Social Security recipients should get a major cost-of-living adjustment next year amid a steep rise in the prices of everything from gasoline and cars to bacon.
The adjustment could be as high as 5.3% in 2022, CNBC reported, which would be a substantial increase over the 1.3% COLA implemented for 2021 and the biggest rise in more than a decade.
A lot depends on how the U.S. economy performs over the next few months and whether the Federal Reserve raises interest rates to deal with higher inflation. The 5.3% COLA estimate for 2022 was calculated by The Senior Citizens League, a non-partisan seniors organization, and is based on Bureau of Labor Statistics Consumer Price Index data through May.
The Social Security COLA for the following year is typically announced in October, Forbes reported last month, and based on the current rate of inflation. An increase of 5.3% would be the biggest cost-of-living adjustment since 2009, when the COLA was 5.8%.
In a recent FedSmith.com column linked to The Senior Citizens League website, author and human resources expert Ralph Smith noted that the overall inflation rate has risen 5% over the last 12 months — the biggest jump in nearly 13 years. Smith added that the May rate of inflation “was higher than anticipated” and likely to rise again this month.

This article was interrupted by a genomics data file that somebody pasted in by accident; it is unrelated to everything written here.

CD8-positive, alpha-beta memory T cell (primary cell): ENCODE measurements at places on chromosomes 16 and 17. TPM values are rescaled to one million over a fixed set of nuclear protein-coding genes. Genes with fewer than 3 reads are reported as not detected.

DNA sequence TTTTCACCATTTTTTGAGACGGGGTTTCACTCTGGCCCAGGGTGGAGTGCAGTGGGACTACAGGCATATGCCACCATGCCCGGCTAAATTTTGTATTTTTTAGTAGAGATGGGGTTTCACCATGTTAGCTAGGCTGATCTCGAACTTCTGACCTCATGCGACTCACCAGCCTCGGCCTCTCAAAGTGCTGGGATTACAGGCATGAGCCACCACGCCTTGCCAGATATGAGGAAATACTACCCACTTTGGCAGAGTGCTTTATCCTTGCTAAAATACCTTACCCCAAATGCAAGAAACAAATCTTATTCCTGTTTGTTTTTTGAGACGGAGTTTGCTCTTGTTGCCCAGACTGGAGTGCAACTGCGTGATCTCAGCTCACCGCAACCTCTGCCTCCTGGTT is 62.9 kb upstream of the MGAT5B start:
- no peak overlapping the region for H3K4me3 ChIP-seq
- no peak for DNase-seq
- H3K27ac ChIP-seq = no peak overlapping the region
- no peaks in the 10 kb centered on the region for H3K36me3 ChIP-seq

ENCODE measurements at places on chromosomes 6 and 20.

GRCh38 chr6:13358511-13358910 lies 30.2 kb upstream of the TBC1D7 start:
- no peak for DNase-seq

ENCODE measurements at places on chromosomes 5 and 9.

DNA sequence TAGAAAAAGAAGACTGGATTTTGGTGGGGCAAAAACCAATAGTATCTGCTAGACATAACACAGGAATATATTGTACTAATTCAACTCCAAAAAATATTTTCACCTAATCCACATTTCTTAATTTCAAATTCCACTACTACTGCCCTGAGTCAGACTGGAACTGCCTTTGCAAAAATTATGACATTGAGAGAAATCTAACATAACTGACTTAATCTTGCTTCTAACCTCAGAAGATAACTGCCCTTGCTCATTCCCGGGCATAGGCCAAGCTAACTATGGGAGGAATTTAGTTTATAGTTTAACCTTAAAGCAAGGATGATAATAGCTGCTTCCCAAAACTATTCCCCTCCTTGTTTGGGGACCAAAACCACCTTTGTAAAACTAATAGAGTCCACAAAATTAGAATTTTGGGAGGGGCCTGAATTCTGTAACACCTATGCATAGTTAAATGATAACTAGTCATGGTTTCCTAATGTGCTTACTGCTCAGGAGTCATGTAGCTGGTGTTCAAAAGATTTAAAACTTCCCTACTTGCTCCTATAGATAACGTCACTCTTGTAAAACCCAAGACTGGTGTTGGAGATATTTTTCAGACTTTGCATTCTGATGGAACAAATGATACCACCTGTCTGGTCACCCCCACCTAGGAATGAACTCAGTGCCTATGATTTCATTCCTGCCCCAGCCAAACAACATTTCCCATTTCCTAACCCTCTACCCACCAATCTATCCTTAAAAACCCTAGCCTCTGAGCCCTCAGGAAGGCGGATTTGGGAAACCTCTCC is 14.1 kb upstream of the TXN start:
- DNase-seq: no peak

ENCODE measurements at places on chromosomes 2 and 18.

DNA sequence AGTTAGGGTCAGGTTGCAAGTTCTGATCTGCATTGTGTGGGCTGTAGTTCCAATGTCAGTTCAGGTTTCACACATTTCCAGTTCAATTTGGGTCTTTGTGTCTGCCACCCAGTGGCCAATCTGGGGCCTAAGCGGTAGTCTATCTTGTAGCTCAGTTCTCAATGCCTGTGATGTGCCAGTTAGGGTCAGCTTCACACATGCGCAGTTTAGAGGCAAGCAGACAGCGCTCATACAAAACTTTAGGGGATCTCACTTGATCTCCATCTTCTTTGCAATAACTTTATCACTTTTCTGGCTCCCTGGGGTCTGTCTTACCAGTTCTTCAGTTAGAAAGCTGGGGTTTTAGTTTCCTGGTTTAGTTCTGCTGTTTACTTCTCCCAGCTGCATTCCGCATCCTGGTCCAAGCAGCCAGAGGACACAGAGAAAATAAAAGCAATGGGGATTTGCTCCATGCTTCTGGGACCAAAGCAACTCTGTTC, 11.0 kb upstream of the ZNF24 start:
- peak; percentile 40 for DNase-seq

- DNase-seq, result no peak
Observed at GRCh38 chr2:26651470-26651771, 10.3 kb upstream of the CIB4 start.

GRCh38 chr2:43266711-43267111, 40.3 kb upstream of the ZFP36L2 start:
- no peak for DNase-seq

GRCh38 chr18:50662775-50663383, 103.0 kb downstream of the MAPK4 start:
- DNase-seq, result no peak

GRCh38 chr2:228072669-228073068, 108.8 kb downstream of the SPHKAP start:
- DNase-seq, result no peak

“While no one knows the exact percentage of the COLA increase retirees will see in January, we do know there will be an increase,” Smith wrote. “That is different than in some recent years when there was not any increase.”
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This article originally appeared on GOBankingRates.com: Next Year’s Social Security Checks Could Get Biggest COLA Bump in 13 Years